During all this chaos a new listening National League decided to throw the rule book at us and a number of other clubs who refused to play on when covid was through the roof; there was no vaccine, no testing for our part-time players and no cash for us to play on. But for having the audacity to say no more, we've been fined for not playing games that would later be null and voided by the same organisation dishing out the fines! Hello. Rules are rules are rules are rules right? Well what about League Rule 8.39 which allows clubs not to fulfil a fixture if they have 'just cause.'? You'd have thought a global pandemic and the resulting financial problems for clubs was exactly that.
Amidst all this, one highlight has been watching the development of a very successful U23 squad. I can see many of them getting some ping-tastic opportunities this season they might not normally have had. Let's hope none of them get any ideas to introduce infected blankets to force the issue. 
So my prediction for this season is to expect the unexpected, but as Slough fans we’ve had plenty of ups and downs over the years, football roller-coasters we can take in our stride.
So let’s raise a glass to those supporters who unfortunately wont see the new season, raise our voices on the terraces, start to enjoy life a little again while meeting up with our football family; because you never know what’s round the corner.
Fasten your seat belts everyone and get ready to enjoy another season of Living Life in the Slough Lane. 

Saturday, July 03, 2021

AWAY AT BADSHOT LEA

Printed in the friendly away to Badshot Lea July 3rd 2021. We won 5-2


Supported the club for how long?

My first match was age 11 with my dad watching Slough take on Liverpool in the FA Youth Cup Final - so that's over 40 years watching the Rebels. I moved to Brighton over 25 years ago and fell out of love with the game, but one Saturday seeing football fans on their way to a match I got the urge again and it just had to be Slough Town.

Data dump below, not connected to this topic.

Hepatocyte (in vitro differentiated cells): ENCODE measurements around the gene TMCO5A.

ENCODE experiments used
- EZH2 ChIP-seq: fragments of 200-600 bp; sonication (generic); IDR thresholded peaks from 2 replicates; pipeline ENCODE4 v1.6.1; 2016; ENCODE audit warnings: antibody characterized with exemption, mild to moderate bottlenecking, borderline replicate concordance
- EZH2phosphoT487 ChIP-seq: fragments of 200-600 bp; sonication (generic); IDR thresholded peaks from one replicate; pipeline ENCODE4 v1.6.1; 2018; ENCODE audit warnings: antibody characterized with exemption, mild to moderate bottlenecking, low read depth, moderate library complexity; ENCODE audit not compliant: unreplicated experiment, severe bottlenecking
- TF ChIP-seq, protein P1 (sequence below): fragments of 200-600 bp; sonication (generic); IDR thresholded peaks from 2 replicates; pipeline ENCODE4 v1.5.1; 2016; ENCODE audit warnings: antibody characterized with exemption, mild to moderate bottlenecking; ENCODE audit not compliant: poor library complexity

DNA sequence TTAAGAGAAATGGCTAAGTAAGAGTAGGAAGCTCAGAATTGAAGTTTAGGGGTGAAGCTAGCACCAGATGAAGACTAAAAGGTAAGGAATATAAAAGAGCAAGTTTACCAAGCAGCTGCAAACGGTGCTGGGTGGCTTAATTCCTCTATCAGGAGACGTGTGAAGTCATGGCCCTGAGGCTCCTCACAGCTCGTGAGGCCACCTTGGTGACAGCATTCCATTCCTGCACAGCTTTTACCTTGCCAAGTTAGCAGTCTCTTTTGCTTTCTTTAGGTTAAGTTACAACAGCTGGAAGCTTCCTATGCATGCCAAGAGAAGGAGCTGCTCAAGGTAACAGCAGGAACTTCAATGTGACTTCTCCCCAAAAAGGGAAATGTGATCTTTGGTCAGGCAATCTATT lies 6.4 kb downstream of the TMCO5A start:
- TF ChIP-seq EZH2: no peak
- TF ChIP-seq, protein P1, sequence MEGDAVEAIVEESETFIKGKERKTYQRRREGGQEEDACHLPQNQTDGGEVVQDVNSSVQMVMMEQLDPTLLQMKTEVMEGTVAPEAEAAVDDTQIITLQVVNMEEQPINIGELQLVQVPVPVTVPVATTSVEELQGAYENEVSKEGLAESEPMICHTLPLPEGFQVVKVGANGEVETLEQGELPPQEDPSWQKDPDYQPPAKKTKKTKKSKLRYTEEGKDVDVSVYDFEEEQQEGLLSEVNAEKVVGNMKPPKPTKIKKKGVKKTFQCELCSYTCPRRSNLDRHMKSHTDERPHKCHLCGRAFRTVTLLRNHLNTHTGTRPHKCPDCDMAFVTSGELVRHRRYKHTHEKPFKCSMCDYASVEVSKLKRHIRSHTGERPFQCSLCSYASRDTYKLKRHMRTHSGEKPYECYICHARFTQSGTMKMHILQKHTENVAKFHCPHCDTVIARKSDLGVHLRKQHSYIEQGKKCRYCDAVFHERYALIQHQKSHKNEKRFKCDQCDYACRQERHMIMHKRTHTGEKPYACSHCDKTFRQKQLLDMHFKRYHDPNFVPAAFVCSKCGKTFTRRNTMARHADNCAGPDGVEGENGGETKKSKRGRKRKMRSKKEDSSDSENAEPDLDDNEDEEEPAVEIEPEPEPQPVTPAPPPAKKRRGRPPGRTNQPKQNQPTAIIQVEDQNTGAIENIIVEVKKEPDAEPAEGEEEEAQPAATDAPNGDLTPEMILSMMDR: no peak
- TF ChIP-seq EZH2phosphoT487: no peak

Why Slough Town?

It's where I was born

How many games per season to you go to on average?

Not too many last season! Not as many as I would like over past couple of years but I reckon at least 20. Thanks to my eldest I’ve also got a Brighton season ticket so have to juggle watching two teams as well as supporting local lower league clubs when I can’t get to either. He’s getting old enough to want to go with his mates rather than me so I can revert back to watching the Rebels full time. 

Best time supporting the club?

Its up there with the best now but when I was growing up we were a very successful Isthmian League side. Travelling round the country in my early twenties watching us in the Conference was always an experience!

Worst time supporting the club?

15 years ago when we were facing relegation to County league football. We were homeless, rudderless and going bust playing village clubs who regular beat us while blowing raspberries in our faces. Still, as our support dwindled to a few hundred, over half still travelling to away games, we still managed a laugh – it’s just the day was so often spoilt by the 90 minutes on the pitch. But it’s made these times so much sweeter.

Favourite player of all time and why?

Darron Wilkinson embodied everything you want in a player. He wasn’t the most skillful but he gave everything, cared about the club, and took over as manager when no one else would touch us with a barge-pole. I remember turning up at Chelmsford when he told us another 5 players had left and that Rebel supporters might have to pull on their boots. 

Favourite game attended involving Slough Town?

That's a really hard one. Scoring two injury time goals against Reading in the FA Cup to make it 3-3 and earn a replay was pretty insane, but I'd say in recent times our play-off victory over Kettering. It was May 2014 and we were stuck in an endless play-off loop and looking like we were heading for another defeat. 2-0 down at half time and you couldn't see where a goal was coming from (mainly because it was so packed it was hard to see anything). Then we go and score 3 and finally win promotion. As for the scenes back at the Herschel Arms later with players, officials and supporters celebrating together. Let's just say many of us didn't make it to work the next day.